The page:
A Closer Look at South Africa’s ‘Afropolitan’ Chic

by Ben
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A model confidently walks down the runway, wearing a cropped, sporty dress in a multicolored print, paired with ornate earrings and flat shoes. This look could have easily been seen on the runways of Paris or Milan, but it came down a catwalk in Cape Town, South Africa, during Mercedes Benz Fashion Week Cape Town last week.

 
The look was designed by Marianne Fassler, known as the grande dame of South African fashion. Her style mirrors a local taste for contemporaneity infused with tradition: Although the silhouette is global, a knowing eye will quickly notice various, subtle cultural references, like prints and accessories that nod at traditional Zulu fashion.

Like many designers who showed at Cape Town Fashion Week, Fassler’s style tends to be described by a local buzzword, “Afropolitan.” “It’s a cosmopolitan approach to African aesthetic: 14_MBFWCT_SDR_0117_MarianneFassler_w387_h580Africa through the lens of modernity and global relevance,” explains Kyle Boshoff, the retail buyer for AFI (African Fashion International), an organization committed to boosting upscale African fashion round the world, and who works hand in hand with fashion week.

This approach blends various touches from all over the continent with cutting-edge trends. Take young label Akedo, by designer Eleni Labrou. The ultra-androgynous, slouchy urban designs bear motifs that are both inspired by pre-historical Sub-Saharan rock art merged with graffiti, “a creative movement that is quite prevalent in re-urbanizing downtown Johannesburg,” said the designer, who believes street art “is comparable to modern day rock art.”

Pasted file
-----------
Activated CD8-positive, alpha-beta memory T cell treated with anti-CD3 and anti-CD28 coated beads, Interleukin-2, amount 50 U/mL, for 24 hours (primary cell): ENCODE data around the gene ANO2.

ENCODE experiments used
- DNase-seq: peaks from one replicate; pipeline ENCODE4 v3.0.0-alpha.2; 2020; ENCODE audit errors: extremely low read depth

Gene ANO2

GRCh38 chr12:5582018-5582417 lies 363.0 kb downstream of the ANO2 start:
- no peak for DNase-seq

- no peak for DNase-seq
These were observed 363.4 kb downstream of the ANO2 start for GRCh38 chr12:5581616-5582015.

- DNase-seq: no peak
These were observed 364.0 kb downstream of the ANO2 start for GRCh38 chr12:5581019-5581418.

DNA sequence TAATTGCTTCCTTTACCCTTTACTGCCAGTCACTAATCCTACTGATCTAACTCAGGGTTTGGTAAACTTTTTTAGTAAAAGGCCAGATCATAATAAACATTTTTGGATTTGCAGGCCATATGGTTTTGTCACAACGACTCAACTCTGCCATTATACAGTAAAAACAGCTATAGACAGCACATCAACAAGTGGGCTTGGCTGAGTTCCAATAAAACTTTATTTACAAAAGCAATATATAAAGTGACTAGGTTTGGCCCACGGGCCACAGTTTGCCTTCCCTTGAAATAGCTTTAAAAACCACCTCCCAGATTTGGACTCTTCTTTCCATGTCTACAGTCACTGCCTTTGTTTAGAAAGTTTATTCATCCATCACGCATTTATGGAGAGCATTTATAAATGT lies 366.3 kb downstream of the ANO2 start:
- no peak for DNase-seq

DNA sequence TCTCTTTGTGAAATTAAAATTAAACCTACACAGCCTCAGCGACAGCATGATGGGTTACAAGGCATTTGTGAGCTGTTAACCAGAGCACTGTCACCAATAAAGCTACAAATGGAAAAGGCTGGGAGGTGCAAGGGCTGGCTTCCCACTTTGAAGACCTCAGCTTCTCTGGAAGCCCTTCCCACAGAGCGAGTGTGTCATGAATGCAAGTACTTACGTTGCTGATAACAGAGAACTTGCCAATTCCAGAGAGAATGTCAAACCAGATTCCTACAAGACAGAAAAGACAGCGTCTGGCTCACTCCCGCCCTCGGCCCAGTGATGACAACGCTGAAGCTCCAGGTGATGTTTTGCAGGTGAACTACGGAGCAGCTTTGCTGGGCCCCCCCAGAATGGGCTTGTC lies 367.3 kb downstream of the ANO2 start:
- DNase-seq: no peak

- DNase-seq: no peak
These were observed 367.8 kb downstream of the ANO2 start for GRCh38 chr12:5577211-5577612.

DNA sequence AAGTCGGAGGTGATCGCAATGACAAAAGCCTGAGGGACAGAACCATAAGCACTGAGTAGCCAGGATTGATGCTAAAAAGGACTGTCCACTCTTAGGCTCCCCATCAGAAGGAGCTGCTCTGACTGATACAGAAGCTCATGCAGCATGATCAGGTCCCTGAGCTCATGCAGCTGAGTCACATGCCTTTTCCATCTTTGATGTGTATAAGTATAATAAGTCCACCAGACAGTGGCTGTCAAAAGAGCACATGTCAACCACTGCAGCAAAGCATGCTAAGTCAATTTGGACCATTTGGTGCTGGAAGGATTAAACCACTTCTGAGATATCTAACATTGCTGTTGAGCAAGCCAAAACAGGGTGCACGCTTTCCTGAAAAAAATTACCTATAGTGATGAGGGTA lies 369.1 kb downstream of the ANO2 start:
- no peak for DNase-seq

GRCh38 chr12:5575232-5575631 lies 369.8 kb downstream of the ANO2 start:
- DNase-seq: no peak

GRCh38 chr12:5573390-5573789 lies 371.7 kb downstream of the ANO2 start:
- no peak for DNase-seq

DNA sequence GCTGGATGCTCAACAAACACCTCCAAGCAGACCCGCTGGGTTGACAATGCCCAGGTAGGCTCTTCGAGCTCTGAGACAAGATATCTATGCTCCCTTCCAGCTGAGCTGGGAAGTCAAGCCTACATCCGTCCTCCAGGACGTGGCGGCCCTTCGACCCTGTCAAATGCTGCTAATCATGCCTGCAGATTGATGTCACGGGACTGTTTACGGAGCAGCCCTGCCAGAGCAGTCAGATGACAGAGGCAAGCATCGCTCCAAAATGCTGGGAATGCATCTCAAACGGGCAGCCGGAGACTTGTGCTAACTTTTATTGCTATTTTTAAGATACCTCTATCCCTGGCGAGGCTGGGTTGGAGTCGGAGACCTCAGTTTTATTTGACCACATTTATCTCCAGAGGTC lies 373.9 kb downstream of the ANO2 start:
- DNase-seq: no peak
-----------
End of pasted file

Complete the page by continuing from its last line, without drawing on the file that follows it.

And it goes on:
South Africa’s visually striking landscape is also a source of influence: 22-year-old Nicholas Coutts, the winner of the 2013 ELLE South Africa Rising Star Design Award, imagined a color palette based on the African dung beetle’s blue and green metallic glimmer. He went on to construct a shimmery collection aimed at a modern Power-Frau, with sharp yet practical tailoring, making him comparable to Paris’ Cédric Charlier.

Dr. Precious Moloi-Motsepe, executive chairperson of the AFI, described South Africa’s major cities (Johannesburg, Cape Town) as having a “a rising middle class and a solid, stable banking system, which makes the country a fruitful place for young, internationally-conscious projects.”

Twenty years after the end of Apartheid, a young generation of designers is looking to explore a new area for self-expression, equality, and freedom. “[This] is what our country is all about today,” says Coutts. He adds, “Fashion will continue to fight for freedom.”

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Source: elle.com

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